Because those who are honest and open have no hope of competing with them in the long-term struggle to get to the top – and to remain there.

    This is why we keep finding self-serving corruption in the highest of places.

  • Chris lancashire

    As you state, we live in a free society and consequently there is little that can be done by high pay. It is encouraging that pension funds and shareholders are becoming more active in attempting to curb the worst excesses in plcs. As for private companies, there is absolutely nothing that can be done. Where public unrest is stirred is the wildly excessive payments and payments for less than stellar performances. The best treatment for these is the continued exposure by the Press.
    As for Brown’s 40% – that wasn’t his hunger for taxes (although that was gargantuan) it was his political desire to set a trap for the Conservatives.

    • willshome

      If little can be done about high pay (when the majority want to control it), how can you say we live in a free society?

      • Chris lancashire

        It is precisely because we are a free society that we cannot and should not seek to control others pay unless, of course, we have an interest such as a taxpayer or a shareholder. Envy doesn’t count.

  • Tom Tom

    The worst thing about Ahrendts at Burberry is that she is probably Non-Dom so not paying UK taxes. Likewise Scardino at Pearson had Non Dom status and a mansion owned by a Jersey Company at her disposal in London which since her retirement appears to have been transferred to her husband.

    There is real troughing inside companies and it is hardly as if they are dynamic new companies as opposed to over-hyped merchandising businesses making tat in China – don’t expect Burberry to make in the UK for years their US coats were sourced because of the duty on epaulettes in the US Customs Code.

    I am happy for entepreneurs to earn for their efforts but not executives on salary.

  • Daniel Maris

    We need some ratio laws on pay – 10% earners don’t earn more than 1000% of the bottom 10% of earners, or whatever the case may be. All properly audited with so anti-evasion rules.

    But of course that ideally we need some international agreements on that.

    Remember in the land of capitalism they’ve had capped pay in their top sports leagues – in order to keep the sport alive and stop it being killed by runaway pay.

    • El_Sid

      Ratio laws don’t work because if necessary you just put the top earners in a separate company and pay consultancy fees to and fro. Sometimes people’s contributions to a company’s success are more than 90% of the total. Imagine JK Rowling wants to employ a PA in the year she brings out a new book. Are you suggesting that PA should be paid 10% of £x million?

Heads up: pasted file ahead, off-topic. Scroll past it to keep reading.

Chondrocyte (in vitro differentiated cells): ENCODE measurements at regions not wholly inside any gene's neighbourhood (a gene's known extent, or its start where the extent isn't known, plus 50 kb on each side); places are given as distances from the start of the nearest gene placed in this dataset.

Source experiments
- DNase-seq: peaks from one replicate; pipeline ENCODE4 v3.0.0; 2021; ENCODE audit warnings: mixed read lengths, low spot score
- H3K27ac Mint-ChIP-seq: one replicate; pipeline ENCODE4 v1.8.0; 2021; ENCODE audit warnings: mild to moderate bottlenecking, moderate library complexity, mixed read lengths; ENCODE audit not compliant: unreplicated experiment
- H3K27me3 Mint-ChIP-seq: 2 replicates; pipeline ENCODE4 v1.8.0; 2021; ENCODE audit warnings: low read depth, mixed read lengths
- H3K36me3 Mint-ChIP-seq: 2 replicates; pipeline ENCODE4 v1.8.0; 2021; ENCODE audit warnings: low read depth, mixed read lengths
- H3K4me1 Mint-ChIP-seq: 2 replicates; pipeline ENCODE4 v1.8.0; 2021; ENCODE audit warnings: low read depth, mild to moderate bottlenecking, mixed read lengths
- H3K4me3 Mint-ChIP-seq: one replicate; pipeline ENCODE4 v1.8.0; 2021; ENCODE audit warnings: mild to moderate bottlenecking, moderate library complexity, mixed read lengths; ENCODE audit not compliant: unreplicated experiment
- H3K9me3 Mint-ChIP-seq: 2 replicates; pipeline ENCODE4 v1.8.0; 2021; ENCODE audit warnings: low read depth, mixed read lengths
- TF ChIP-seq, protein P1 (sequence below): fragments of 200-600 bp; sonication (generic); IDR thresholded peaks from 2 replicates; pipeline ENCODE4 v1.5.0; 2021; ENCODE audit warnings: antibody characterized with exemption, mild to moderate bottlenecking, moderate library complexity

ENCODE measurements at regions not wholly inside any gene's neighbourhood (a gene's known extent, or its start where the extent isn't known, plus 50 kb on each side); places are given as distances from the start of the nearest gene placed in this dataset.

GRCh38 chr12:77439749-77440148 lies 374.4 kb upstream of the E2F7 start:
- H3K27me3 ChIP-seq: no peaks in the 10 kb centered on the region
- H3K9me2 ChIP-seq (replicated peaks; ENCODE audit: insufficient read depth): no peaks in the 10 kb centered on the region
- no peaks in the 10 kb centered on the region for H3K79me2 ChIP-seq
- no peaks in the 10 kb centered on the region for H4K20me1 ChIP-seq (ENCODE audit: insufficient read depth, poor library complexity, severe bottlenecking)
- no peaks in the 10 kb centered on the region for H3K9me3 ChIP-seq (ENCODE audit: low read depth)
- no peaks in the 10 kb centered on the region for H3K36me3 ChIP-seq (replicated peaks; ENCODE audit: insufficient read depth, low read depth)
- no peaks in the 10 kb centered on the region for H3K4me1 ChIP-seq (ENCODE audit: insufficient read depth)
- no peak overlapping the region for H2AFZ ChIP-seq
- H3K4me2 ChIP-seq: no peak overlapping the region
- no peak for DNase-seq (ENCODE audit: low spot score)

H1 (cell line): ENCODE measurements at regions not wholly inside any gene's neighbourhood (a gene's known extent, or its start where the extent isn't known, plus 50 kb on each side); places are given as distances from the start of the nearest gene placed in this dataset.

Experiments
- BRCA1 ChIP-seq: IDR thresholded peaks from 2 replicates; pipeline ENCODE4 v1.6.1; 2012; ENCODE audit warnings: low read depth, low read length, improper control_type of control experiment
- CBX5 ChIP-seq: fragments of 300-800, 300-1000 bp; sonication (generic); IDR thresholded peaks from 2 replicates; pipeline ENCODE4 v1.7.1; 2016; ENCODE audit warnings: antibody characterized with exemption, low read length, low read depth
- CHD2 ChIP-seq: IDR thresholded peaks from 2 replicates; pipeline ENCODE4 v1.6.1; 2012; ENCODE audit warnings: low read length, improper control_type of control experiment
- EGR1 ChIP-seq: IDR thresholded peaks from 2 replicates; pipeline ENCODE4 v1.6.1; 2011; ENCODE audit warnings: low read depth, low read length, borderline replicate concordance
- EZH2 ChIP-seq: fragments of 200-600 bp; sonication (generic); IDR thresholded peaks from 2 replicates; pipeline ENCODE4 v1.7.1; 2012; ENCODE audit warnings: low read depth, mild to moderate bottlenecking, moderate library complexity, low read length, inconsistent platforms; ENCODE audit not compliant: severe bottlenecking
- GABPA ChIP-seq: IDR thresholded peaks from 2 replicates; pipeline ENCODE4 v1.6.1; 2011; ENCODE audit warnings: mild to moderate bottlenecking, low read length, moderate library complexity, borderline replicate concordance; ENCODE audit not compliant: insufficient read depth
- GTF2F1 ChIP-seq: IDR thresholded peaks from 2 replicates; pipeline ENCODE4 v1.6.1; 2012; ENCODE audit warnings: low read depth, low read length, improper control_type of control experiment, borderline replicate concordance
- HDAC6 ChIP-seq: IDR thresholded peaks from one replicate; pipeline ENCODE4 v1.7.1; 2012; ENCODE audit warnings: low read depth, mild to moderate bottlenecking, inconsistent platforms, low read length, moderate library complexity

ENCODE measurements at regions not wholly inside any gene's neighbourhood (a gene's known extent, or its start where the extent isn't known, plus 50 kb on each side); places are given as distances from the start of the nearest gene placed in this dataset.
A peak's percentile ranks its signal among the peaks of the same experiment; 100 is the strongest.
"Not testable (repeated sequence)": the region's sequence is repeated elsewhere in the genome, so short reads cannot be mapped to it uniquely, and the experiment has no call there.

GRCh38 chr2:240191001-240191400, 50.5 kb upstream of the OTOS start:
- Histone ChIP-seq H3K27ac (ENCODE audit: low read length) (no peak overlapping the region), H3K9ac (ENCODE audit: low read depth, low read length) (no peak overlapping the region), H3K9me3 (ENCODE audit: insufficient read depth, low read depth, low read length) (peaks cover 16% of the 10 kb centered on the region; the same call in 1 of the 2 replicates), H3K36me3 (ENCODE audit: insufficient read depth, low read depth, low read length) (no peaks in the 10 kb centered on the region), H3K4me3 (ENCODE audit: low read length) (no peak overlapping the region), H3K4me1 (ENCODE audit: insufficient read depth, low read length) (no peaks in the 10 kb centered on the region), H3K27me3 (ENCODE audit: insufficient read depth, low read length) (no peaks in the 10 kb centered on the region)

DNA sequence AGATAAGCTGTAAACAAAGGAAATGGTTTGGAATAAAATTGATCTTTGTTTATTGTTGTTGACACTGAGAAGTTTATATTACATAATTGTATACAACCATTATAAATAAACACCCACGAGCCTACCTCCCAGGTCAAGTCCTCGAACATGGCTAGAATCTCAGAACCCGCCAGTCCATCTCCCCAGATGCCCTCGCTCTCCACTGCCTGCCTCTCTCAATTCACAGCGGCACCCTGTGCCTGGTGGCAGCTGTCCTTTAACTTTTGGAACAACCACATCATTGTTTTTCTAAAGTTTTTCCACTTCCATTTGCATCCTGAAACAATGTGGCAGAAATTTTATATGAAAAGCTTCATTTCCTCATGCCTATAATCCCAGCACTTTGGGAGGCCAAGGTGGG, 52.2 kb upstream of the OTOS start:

• willshome

        Highlights the dishonesty of even mentioning JKR in this article. She is, in effect, a sole trader, having written every word that generates her income in royalties herself. That she employs other people/ companies to do other tasks would be analogous to saying your salary should be linked to those Chinese children who make your sneakers.

        • El_Sid

          But she’s not – she’s at the centre of a business empire. OK, the publishers will handle a lot of it, but she doesn’t just write books, she has to schedule promotion, handle fan mail etc. Apparently she maintains a staff of a PA, two secretaries and sometimes a bodyguard. They are much more closely involved with how she makes her money than the people who make trainers.

          More importantly, that’s what HMRC would think, they’d view it as disguised employment. If she tried to contract out “secretarial consultancy” to her PA and secretaries, she’d get caught under IR35.I don’t know how she structures her affairs (other than she appears to make a point of not being a tax exile), but it would make sense to offset the cost of her staff against her income, I’d imagine they are employees of her company.

  • kyalami

    I certainly do not think that the government should legislate against such salaries.

    However, it could choose to make excessive salaries a small consideration in government tenders.

    • Greenslime

      Who makes the decision and how is that mediated? Would it make sense if the best tender was lost because the company fell foul of some civil service pin-sticker and the second tenderer won and then completely cocked everything up. Shareholders should decide what a board gets paid so the solution lies in how pension funds vote – perhaps a mass campaign by savers at their financial advisers?

      • kyalami